Monsanto has claimed that the glyphosate in Roundup is harmless to humans and animals (despite overwhelming evidence to the contrary). Their scientists have determined that the mechanism that enables Roundup to kill weeks is absent in humans and animals. This mechanism is called the shikimate pathway, a seven-step metabolic route used only by bacteria, fungi, algae, plants and some parasites. Therefore, Monsanto says, there’s no danger to humans or animals. They have failed to take it one step further … to the millions of bacteria present in the gut … so many in fact that for every cell in your body, you have 10 bacteria of various kinds. Gut bacteria, like all bacteria, use the shikimate pathway, so they will all respond to the presence of glyphosate.

Government oversight is sorely lacking. The US Department of Agriculture National Residue Program is tasked with monitoring pesticide residues in our food supply. Yet, mysteriously, it does not test for glyphosate residues. This, despite the fact that the World Health Organization conducted its own research in March 2015 and determined that glyphosate is a probable carcinogen.

It’s getting harder to eat healthy.

“Eat more vegetables and fruit if you want to be healthy.” We read and hear that often, yet is that really true these days? The Environmental Working Group publishes an annual list of the “Dirty Dozen” … a list of the top veggies and fruits with the highest amount of pesticide residue. Using data from the U.S. Department of Agriculture, the EWG’s 2017 Dirty Dozen includes an unnerving number of whole foods we take for granted as healthy. Topping the list are strawberries, followed by spinach, nectarines, apples, peaches, celery, grapes, pears, cherries, tomatoes, sweet bell peppers and potatoes.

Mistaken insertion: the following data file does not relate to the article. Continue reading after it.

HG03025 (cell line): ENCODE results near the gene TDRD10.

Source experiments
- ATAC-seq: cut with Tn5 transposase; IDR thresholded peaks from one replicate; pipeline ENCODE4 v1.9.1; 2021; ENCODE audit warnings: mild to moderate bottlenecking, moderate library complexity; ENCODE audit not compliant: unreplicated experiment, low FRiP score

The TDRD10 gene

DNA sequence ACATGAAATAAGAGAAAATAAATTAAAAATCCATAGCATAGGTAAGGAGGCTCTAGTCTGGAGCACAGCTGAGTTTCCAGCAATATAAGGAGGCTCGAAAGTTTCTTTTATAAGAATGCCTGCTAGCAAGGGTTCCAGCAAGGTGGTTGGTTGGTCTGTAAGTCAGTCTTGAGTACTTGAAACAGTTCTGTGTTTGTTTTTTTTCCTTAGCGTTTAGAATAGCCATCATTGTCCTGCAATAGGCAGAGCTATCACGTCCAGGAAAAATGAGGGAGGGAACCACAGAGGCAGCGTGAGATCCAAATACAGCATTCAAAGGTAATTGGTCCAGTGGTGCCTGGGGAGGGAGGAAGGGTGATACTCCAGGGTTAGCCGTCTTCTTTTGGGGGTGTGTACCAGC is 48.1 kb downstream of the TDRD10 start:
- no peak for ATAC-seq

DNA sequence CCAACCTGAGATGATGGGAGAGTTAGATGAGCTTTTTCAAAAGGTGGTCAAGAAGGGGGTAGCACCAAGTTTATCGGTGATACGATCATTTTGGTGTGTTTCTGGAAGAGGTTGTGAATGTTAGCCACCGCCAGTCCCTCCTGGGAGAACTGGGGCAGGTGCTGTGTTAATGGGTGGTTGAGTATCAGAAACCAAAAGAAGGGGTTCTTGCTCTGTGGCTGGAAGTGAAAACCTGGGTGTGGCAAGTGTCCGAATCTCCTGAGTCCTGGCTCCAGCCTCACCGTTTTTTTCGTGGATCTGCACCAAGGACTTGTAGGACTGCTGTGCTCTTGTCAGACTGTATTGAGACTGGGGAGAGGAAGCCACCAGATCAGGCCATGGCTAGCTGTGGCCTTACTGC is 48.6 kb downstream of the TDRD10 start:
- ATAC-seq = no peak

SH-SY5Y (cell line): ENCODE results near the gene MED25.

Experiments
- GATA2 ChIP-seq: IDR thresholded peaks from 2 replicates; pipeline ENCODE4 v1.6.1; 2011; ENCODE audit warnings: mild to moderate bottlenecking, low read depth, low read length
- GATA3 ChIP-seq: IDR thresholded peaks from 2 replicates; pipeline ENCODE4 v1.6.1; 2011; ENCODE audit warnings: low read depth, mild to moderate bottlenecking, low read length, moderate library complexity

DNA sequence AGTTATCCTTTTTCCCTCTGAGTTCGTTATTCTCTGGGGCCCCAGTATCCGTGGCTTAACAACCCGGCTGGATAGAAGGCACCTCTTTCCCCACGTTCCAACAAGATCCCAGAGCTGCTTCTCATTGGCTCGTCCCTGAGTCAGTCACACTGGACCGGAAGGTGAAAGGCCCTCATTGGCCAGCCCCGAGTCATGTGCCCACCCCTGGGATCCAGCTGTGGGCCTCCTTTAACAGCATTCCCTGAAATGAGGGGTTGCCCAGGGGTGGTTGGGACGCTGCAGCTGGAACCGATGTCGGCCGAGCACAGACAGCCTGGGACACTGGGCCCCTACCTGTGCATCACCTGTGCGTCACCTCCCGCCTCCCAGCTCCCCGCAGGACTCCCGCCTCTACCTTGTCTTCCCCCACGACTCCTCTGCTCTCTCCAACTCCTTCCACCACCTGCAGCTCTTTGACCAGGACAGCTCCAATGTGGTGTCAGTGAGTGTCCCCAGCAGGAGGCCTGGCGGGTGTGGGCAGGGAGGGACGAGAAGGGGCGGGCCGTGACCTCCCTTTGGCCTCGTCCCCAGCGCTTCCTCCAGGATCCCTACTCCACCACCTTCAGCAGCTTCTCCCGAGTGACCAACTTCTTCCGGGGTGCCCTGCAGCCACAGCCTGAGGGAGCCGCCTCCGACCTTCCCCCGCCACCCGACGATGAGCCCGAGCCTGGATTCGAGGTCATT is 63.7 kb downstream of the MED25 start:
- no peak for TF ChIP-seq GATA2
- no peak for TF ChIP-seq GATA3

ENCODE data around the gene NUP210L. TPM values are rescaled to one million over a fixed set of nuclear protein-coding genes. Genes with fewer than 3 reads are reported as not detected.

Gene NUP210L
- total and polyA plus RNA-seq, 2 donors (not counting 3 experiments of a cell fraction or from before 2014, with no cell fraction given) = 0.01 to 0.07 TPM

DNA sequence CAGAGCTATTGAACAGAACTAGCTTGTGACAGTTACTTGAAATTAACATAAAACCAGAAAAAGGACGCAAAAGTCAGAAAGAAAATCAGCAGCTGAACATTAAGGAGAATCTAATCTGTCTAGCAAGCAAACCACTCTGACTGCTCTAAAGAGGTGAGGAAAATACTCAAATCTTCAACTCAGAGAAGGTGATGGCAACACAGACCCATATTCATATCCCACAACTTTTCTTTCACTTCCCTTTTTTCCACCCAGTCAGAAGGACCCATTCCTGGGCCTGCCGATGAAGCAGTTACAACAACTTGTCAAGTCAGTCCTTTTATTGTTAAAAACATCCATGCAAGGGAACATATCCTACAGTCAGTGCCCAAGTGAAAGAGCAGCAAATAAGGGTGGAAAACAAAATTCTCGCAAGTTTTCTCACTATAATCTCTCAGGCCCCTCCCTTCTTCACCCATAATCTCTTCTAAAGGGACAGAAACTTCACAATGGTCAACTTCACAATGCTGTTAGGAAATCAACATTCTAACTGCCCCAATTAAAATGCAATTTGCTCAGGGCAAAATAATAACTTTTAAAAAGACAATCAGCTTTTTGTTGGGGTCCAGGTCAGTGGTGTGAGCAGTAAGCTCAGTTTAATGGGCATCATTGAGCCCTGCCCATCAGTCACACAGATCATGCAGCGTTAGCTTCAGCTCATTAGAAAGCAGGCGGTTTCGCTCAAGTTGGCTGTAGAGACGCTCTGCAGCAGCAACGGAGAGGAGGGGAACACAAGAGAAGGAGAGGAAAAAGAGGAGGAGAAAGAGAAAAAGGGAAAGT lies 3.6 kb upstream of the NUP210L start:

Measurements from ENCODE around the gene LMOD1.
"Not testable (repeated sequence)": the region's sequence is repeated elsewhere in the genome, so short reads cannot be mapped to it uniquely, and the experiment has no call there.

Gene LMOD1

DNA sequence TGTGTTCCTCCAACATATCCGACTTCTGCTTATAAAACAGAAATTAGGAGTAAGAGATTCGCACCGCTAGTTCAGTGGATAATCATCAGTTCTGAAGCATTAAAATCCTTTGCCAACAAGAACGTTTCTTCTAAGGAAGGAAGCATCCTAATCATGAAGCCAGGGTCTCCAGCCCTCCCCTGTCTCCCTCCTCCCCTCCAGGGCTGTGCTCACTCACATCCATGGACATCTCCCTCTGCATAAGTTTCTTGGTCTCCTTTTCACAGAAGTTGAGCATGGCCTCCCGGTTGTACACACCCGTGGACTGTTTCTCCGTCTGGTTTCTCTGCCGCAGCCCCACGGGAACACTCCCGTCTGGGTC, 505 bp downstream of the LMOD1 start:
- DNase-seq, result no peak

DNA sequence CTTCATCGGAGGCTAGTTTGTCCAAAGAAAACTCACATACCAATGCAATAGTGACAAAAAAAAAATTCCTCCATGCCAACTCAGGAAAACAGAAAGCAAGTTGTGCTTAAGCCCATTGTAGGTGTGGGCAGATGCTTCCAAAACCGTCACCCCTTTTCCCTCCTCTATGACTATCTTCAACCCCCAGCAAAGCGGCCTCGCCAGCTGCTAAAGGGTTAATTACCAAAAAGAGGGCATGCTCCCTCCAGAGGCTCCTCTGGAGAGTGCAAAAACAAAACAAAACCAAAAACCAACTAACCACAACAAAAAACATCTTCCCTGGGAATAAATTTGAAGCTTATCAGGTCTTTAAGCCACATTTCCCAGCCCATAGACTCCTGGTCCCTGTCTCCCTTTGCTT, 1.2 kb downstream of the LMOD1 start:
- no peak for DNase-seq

What can you do about pesticides?

It’s not easy or inexpensive to fight this food madness. Growing your own favorite veggie or fruit is one option, and is an idea that is gaining traction. Buying organic food is another, although the term “organic” has not yet been strictly defined. Some “organic” foods are treated with “organic” pesticides. Another option is to avoid chemically processed food, often made from refined wheat, or loaded with “natural” flavors. A proactive option is to start holding the food industry and the government accountable for the quality of our food. That’s a grassroots effort whose time has come.


Processed food is tasty, convenient and ubiquitous. And that is the entire list of the benefits of processed food. Maybe those benefits are enough to explain the fact that 70% of American diets consist of processed foods.

Processed foods are also fatty, sugary, salty and loaded with chemicals. Maybe that’s an explanation why obesity, autism and heart disease rates are soaring.

Processed vs. Whole Foods

Whole foods are foods that have been processed or refined as little as possible and are free from additives or other artificial substances. Whole foods are easily identified because the ingredient label on any packaging lists only one ingredient.

Most everything we eat has been processed in some way: apples are cut from trees; butter is cream that has been separated from the milk and churned; peanut butter can be made from freshly ground peanuts and jarred without any additives. These whole foods have been mechanically processed but there’s a huge difference between mechanical and chemical processing. It’s the chemical processing that’s killing us.

It’s easy to spot processed foods. They are usually packaged in cans or boxes and are always accompanied by an often lengthy ingredient label.

How “healthy” foods can be processed into unhealthy foods … the story of almonds

Almonds are one of the trending “super foods” and for good reason. They are rich in fiber, protein, magnesium and vitamin E. The health benefits of almonds include lower blood sugar levels, reduced blood pressure and lower cholesterol levels. They can also reduce hunger and promote weight loss.

These benefits are awesome, but beware. Almonds’ soaring popularity has triggered an unhealthy reaction by the food industry. Now almonds come in many varieties: salted, chipotle style, sriracha-flavored, lime & chili, wasabi & soy sauce, jalapeno-favored, and chocolate-covered, to name a few.

The following is the ingredient list from Blue Diamond’s sriracha almonds. Note that almonds are listed as the predominant ingredient, followed closely by doses of three unhealthy additives: vegetable oil, sugar and salt.

Ingredient label from Blue Diamond’s Sriracha Almonds